Parenting strategies to stop enabling behavior

Letting go of enabling behavior often requires time, effort, and practice. It may not be something that happens overnight or after a split-second decision to change. Instead, it could require forethought, planning, and strong communication between all involved parties. While it may be hard, letting go of enabling is possible with the right tools.


A lack of boundaries is the hallmark of enabling behavior. Setting boundaries may be the first step in improving familial relationships and creating stronger, healthier attachments and behaviors. Boundaries may vary from family to family, but some examples include reserving financial help for legitimate emergencies or only functioning as a backup home rather than a primary residence.

Reasonable expectations

Expecting a family's dynamics to change immediately may be unrealistic. Instead, expect conflicts to arise and difficulties to ensue. When these things do happen, expect prompt, considerate, and respectful communication from one another, and expect to reach some compromise-based resolution together.

Realistic goals

Simply kicking a grown child out of the family home may not be enough to reverse enabling or inappropriate dependence. Instead, consider taking steps to set both parties up for success. Begin by setting realistic goals such as a child searching for apartments or setting up a savings account.

Enforcing rule

Setting goals, boundaries, and expectations are all useless if neither party follows through. Perhaps the most important part of reducing or eliminating enabling behavior is enforcing the rules that have been created. Although a single slip-up is not necessarily going to destroy all progress, it can lead to backsliding for one or both parties. You may want to document all of the rules you've created and regularly refer back to your agreed-upon strategies for success.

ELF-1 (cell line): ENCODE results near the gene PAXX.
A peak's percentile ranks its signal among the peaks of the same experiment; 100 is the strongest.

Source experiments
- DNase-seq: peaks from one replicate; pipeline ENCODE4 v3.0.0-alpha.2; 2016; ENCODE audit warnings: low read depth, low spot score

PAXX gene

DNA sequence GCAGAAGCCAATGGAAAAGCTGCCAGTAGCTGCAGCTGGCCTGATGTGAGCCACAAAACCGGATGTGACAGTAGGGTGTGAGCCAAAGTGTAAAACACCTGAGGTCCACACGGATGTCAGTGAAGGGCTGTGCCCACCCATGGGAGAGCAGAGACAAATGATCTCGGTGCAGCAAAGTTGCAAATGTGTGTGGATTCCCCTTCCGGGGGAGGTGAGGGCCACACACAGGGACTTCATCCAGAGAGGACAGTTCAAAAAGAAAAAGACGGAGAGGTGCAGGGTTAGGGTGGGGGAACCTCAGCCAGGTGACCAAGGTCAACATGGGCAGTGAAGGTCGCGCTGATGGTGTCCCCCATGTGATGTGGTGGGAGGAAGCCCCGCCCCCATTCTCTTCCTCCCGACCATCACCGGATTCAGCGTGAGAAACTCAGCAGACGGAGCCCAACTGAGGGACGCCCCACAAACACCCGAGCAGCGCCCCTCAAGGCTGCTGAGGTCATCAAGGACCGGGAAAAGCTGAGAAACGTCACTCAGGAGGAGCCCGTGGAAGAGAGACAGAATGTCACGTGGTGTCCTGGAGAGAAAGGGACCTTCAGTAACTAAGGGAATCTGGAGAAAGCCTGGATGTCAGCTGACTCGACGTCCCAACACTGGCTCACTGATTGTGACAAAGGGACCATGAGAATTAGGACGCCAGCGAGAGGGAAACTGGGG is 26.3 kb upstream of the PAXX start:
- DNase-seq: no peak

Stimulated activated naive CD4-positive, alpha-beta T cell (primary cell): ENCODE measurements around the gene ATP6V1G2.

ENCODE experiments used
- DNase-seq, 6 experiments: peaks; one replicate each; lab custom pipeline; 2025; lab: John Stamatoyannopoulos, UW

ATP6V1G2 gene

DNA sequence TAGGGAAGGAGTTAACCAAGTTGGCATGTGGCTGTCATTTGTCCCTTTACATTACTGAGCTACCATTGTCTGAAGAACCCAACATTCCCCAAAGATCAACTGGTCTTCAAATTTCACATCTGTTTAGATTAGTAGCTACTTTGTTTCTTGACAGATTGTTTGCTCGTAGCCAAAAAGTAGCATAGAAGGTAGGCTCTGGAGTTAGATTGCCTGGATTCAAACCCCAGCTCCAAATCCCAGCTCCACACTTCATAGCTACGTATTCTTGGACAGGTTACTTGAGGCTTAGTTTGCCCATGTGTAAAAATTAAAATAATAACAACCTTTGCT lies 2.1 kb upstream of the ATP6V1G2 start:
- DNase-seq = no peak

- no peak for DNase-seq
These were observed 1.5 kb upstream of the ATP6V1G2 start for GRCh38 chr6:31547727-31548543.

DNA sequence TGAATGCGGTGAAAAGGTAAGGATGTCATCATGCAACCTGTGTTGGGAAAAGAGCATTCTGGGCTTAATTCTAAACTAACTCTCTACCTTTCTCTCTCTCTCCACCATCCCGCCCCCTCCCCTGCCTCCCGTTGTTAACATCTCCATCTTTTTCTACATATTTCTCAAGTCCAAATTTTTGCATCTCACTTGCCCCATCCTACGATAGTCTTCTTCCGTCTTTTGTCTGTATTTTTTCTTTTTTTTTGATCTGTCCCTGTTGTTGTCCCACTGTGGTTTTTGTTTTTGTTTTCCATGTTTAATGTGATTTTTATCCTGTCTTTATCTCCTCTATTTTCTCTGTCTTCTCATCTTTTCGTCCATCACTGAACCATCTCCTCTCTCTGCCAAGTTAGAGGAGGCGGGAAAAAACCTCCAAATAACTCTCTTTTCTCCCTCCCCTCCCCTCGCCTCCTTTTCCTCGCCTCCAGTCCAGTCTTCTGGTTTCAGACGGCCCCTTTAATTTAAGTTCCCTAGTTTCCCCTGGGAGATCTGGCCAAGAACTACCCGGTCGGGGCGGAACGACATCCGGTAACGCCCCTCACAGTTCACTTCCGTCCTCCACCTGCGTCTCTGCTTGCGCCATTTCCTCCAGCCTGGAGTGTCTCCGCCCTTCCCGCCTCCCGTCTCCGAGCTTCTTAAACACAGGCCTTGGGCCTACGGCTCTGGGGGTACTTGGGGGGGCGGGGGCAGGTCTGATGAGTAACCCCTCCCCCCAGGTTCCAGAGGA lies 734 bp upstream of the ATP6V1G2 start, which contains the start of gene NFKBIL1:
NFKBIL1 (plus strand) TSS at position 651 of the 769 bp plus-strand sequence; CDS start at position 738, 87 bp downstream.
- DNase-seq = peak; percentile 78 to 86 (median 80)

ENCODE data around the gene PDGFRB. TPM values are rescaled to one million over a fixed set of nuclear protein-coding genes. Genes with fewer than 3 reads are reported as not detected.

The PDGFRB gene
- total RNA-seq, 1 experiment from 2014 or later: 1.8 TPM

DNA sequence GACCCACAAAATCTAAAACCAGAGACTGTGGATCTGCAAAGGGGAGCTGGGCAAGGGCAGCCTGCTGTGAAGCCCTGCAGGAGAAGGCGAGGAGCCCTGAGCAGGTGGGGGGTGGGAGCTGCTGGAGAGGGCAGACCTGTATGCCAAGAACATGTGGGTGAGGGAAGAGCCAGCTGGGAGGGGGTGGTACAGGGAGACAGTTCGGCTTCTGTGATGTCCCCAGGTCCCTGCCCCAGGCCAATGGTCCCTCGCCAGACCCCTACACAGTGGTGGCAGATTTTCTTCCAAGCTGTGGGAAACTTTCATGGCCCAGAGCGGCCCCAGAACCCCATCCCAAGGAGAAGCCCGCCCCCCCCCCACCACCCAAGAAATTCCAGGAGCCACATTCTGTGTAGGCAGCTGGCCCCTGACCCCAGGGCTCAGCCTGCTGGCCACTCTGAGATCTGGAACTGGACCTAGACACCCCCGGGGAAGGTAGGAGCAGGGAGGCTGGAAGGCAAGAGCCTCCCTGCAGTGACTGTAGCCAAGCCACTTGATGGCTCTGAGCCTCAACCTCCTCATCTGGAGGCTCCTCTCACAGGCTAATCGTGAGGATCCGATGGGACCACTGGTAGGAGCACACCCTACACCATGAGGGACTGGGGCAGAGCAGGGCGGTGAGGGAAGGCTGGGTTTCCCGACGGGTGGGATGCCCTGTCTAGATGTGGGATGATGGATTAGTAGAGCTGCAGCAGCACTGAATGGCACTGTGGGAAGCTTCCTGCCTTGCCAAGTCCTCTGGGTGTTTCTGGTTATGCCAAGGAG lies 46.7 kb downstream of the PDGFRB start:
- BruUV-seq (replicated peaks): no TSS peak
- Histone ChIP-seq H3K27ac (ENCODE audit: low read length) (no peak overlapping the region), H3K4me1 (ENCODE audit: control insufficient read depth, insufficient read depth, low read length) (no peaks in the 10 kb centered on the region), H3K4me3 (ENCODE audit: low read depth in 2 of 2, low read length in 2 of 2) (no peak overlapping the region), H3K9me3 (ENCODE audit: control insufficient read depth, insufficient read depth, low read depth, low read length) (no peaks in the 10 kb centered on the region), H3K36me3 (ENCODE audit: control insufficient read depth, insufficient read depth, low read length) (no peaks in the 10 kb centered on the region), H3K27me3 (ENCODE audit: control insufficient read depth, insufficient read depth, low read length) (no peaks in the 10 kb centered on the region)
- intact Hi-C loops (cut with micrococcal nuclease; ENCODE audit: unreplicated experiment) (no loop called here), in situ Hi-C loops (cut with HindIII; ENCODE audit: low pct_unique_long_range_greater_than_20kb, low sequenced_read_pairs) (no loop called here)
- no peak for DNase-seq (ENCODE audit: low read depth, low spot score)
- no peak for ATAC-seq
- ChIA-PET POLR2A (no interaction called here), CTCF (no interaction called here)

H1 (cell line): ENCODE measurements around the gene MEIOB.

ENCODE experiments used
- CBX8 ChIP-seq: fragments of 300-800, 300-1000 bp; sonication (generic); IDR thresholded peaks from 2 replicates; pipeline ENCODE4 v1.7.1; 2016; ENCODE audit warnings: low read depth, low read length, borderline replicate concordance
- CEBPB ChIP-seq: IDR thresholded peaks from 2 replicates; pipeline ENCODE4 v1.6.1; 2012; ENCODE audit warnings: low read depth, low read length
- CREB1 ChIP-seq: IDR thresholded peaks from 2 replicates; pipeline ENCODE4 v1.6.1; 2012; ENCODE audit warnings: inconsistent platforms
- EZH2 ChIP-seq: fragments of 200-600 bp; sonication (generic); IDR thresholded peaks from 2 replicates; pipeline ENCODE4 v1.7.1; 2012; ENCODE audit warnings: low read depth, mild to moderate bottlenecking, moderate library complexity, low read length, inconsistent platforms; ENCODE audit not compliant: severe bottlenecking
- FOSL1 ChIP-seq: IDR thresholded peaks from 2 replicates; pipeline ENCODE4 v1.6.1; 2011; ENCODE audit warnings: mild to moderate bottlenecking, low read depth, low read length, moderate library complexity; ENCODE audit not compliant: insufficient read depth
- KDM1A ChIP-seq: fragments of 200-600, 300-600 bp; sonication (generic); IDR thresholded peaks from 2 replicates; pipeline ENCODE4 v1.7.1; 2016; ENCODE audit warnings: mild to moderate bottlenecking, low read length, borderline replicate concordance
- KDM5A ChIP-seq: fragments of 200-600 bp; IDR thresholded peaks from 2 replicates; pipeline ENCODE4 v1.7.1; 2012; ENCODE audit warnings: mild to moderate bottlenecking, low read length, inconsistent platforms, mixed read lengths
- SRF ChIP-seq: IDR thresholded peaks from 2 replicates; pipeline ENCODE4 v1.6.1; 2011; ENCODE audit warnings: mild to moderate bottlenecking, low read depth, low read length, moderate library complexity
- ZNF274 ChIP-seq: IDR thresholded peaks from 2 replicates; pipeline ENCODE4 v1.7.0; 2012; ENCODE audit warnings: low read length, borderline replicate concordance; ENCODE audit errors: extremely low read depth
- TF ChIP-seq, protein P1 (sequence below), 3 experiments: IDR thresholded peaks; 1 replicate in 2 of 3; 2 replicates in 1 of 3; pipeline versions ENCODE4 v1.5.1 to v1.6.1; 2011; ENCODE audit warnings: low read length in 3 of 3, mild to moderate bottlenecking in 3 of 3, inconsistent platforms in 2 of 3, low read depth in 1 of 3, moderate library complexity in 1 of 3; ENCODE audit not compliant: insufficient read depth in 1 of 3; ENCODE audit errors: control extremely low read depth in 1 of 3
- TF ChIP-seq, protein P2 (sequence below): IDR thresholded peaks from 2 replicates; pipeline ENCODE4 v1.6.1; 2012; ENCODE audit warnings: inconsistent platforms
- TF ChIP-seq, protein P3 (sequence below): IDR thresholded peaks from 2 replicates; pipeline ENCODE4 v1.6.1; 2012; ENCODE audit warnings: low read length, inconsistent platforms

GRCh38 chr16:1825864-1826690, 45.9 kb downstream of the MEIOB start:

Outside help

Even with all these methods in place, you might still find yourself in need of additional help. Therapists can use family counseling and individual therapy to improve the relationship dynamics between parents and adult children. They can help families move from enabling relationships to healthy, independent, and nurturing companionships. 

There may be other tools to improve an enabling relationship between parents and their adult children. Still, using these as a basic guideline can help families let go of unhealthy patterns and behaviors in favor of healthier, happier familial ties, independence, and communication.

Long-term effects of enabling

Children who are consistently enabled in adulthood are likely to experience a host of issues. Some of these may include low self-esteem, difficulty coping with everyday tasks, and even mental health issues. Although some adult children might need their parents' assistance (e.g., when adult children have developmental delays or other disabilities), most adult children do not require their parents' interference or assistance to lead healthy, productive lives. Although parents might think they are simply helping their children, regularly bailing children out, financially or emotionally supporting them, and taking care of their problems for them could be considered harmful, enabling behavior.

Are you enabling unhealthy behaviors?

Therapy for enabling

If you are struggling with enabling, speaking with a counselor can help. Therapists can help you create healthy boundaries and start moving toward a more appropriate and fulfilling relationship. 

Some parents and children experiencing enabling can find it hard to talk to a counselor about these issues, especially in person. They may feel embarrassed or ashamed of their situation, which could make it difficult to express their feelings. An online setting could be a better option in these cases. Some people report feeling more at ease discussing sensitive issues in an internet-based setting versus a clinical one. It can also be more flexible since appointments are available day or night. 

Online therapy has been heavily researched, especially since the Covid-19 pandemic. One recent study showed that therapy conducted via videoconferencing was both feasible and effective for not only individuals, but couples and families as well. 


Parenting adult children can be difficult. When children are young, they rely on their parents for absolutely everything. Gradually changing that dynamic can be hard for parents and children alike. Despite this difficulty, developing some healthy distance is often an integral part of being a strong, well-adapted adult. Although the process can initially be difficult and even somewhat tumultuous, both parties stand to enjoy a stronger, healthier relationship with themselves and each other as time goes on. If you’re encountering challenges with this process or need additional support, reach out to a Regain counselor today.